Merck has transitioned its use of electronic laboratory notebooks from simply being a paper replacement to becoming an integrated platform that provides structure to data and results, carries out LIMS-like capabilities, and enables high-powered search and analytics functions and queries. Presenter Charlie Chang, Business and Technical Analyst at Merck Research Lab IT, will share how Merck is supporting its biologics research and development by leveraging the Spotfire analysis platform to assist in data visualization and aggregation.

It’s not too late to join us on May 6! If you’re interested in attending our complimentary Spotfire Day in San Jose, California, please click here to register.

Sustainable science: Earth Day tips for a green laboratory

by PerkinElmer Informatics22. April 2014 14:00

 

Photo Credit: Dominic's pics via Compfight cc

So much scientific research goes into discovering methods to increase energy creation and efficiency while minimizing environmental impact, but ironically laboratories themselves use up extremely high amounts of energy to maintain operation. This Earth Day, let's review several pointers to help make your laboratory more sustainable and environmentally friendly.

On average, research laboratories use four or five times more energy than office buildings. It’s not surprising given the amount of equipment and technology that laboratories employ. Devices like fumigators, exhaust devices and containment systems, heating and cooling equipment, building ventilation systems and back-up generator and emergency power units all draw heavy energy usage. In addition, laboratories are subject to around-the-clock operation as scientists need 24/7 access to carry out their experiments.

Research facilities hoping to increase energy efficiency and sustainability can decrease electricity usage through simple steps like remembering to power off equipment that is not in use, disconnecting seldom-used equipment and remembering to turn off lights whenever a room is unoccupied.

More aggressive energy conservation efforts can be taken to optimize water usage by selecting low-flow faucets and water retention systems. Natural sunlight can be captured through rooftop and building-side photovoltaic panels so that laboratories can generate self-sustaining electricity. Airflow systems use a lot of energy to provide heating and cooling throughout laboratories; special window treatments and roofing can be used to leverage natural sunlight. Changes can be made to the heating and cooling system to reduce energy waste. PerkinElmer’s Santa Clara data center implemented an airflow optimization project that reduced annual energy usage by 69,000 kilowatt hours through the elimination of unnecessary overcooling.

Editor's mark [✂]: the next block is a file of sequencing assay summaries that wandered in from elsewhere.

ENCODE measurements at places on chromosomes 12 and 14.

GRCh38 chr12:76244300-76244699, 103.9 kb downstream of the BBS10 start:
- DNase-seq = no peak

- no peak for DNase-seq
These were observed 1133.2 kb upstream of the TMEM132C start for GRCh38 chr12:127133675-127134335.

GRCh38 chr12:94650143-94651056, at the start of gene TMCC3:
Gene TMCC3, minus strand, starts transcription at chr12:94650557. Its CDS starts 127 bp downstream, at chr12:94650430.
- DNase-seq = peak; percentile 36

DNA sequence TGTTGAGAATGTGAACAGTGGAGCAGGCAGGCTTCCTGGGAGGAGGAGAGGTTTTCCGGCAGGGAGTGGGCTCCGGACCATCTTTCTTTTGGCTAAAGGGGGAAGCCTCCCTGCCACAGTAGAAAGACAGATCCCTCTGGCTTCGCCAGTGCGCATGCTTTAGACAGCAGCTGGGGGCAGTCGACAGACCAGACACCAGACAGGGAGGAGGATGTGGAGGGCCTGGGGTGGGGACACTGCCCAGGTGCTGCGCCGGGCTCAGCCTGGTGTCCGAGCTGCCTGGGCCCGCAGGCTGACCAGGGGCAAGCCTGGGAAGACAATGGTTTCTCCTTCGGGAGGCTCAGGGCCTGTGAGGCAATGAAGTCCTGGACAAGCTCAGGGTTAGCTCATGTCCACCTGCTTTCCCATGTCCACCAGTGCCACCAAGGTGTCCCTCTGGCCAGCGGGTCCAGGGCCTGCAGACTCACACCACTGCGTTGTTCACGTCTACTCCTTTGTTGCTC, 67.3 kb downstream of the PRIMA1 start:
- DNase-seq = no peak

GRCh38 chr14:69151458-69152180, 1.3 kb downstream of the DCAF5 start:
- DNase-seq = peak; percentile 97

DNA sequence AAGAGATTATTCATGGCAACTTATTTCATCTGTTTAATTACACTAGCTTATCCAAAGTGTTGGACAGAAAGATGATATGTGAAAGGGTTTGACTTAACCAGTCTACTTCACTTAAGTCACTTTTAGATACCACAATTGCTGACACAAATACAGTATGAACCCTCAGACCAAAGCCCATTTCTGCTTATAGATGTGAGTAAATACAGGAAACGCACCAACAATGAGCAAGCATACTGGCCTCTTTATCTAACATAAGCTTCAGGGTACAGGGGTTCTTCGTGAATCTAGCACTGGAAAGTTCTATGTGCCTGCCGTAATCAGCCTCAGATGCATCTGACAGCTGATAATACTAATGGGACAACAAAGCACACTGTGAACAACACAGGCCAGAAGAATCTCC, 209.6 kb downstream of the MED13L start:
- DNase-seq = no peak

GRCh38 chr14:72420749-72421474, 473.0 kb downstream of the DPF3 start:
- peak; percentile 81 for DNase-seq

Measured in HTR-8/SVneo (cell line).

Laboratory employees should also maintain careful inventory records to avoid over-purchasing which can contribute to waste. Once products are ordered, stock chemicals and reagents should be used in the chronological order in which they were purchased. The purchasing of recycled products should be encouraged whenever possible, and supply managers should select vendors that participate in equipment buy-back programs. Inventory management can be achieved through diligent record keeping, but laboratory managers are also wise to invest in inventory management software that will help make automated, real-time decisions about the quantity and frequency of ordering new materials.

Laboratories can also opt to participate in organizations such as the Carbon Disclosure Project and the EPA’s Green Power Partnership to promote and contribute to the awareness of sustainable practices.

You can read more about specific ways to establish more environmentally-friendly, energy-efficient and sustainable laboratory practices here:

Green chemistry made easy: Simple ELN configurations

Sustainable science: Reducing the environmental stress of research

Informatics for a greener tomorrow: Guidelines and solutions

It’s basic biology: How data visualization is improving translational medicine